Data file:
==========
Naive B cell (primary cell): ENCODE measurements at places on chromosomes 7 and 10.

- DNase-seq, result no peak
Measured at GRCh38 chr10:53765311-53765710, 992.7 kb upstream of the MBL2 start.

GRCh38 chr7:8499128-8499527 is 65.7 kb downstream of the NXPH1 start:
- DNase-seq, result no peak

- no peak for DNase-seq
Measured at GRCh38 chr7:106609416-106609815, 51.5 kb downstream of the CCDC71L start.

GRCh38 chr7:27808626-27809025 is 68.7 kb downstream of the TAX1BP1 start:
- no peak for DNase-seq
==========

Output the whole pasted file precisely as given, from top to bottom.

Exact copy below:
Naive B cell (primary cell): ENCODE measurements at places on chromosomes 7 and 10.

- DNase-seq, result no peak
Measured at GRCh38 chr10:53765311-53765710, 992.7 kb upstream of the MBL2 start.

GRCh38 chr7:8499128-8499527 is 65.7 kb downstream of the NXPH1 start:
- DNase-seq, result no peak

- no peak for DNase-seq
Measured at GRCh38 chr7:106609416-106609815, 51.5 kb downstream of the CCDC71L start.

GRCh38 chr7:27808626-27809025 is 68.7 kb downstream of the TAX1BP1 start:
- no peak for DNase-seq